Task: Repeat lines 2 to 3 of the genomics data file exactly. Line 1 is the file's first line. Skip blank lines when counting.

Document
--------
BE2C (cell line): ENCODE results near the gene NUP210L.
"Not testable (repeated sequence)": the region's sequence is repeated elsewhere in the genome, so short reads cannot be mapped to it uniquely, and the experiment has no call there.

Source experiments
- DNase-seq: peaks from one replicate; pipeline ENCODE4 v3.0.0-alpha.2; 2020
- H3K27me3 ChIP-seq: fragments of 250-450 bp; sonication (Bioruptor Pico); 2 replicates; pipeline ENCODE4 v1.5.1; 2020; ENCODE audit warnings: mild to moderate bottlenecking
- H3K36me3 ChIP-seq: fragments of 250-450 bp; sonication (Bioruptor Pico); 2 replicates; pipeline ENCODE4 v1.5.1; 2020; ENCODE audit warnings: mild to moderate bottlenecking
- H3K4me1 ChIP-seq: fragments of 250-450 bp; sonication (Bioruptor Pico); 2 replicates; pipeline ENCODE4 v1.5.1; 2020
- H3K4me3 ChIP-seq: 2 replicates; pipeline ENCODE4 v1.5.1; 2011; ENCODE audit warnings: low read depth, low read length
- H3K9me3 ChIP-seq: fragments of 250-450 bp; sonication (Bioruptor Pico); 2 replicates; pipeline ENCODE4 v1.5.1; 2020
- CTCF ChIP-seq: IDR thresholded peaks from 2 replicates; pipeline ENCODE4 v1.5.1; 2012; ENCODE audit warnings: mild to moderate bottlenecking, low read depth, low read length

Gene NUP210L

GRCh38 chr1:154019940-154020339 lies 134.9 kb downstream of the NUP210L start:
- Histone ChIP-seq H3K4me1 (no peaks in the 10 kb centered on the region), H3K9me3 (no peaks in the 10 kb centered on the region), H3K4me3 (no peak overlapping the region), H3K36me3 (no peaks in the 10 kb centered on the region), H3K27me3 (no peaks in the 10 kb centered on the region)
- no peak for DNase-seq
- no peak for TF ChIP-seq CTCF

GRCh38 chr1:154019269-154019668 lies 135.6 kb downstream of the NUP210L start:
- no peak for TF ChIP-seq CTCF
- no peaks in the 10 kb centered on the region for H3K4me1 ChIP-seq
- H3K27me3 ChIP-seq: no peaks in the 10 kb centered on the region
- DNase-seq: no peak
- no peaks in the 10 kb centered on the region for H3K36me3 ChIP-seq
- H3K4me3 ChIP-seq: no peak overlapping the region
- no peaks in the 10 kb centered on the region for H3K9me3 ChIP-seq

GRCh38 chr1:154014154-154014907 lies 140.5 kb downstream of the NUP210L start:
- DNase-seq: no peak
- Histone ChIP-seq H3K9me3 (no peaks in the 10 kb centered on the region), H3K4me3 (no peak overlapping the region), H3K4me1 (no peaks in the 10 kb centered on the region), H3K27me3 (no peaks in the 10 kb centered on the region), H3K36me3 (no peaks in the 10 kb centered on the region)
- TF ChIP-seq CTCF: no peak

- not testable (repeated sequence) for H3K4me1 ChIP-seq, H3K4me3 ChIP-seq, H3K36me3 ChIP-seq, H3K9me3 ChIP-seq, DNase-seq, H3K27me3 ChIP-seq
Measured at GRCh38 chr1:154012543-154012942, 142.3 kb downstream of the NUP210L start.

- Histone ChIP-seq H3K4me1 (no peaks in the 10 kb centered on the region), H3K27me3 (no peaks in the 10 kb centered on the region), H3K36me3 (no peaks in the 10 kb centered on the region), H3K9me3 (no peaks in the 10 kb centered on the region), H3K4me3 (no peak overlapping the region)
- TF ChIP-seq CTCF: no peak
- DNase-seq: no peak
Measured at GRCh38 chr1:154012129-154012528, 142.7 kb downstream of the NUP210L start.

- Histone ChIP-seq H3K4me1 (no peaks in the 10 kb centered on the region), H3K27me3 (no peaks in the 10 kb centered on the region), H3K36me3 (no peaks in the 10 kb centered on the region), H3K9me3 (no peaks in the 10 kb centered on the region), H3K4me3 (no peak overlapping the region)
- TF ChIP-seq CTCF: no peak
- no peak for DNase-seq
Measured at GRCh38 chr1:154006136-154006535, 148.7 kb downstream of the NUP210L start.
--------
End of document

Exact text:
"Not testable (repeated sequence)": the region's sequence is repeated elsewhere in the genome, so short reads cannot be mapped to it uniquely, and the experiment has no call there.

Source experiments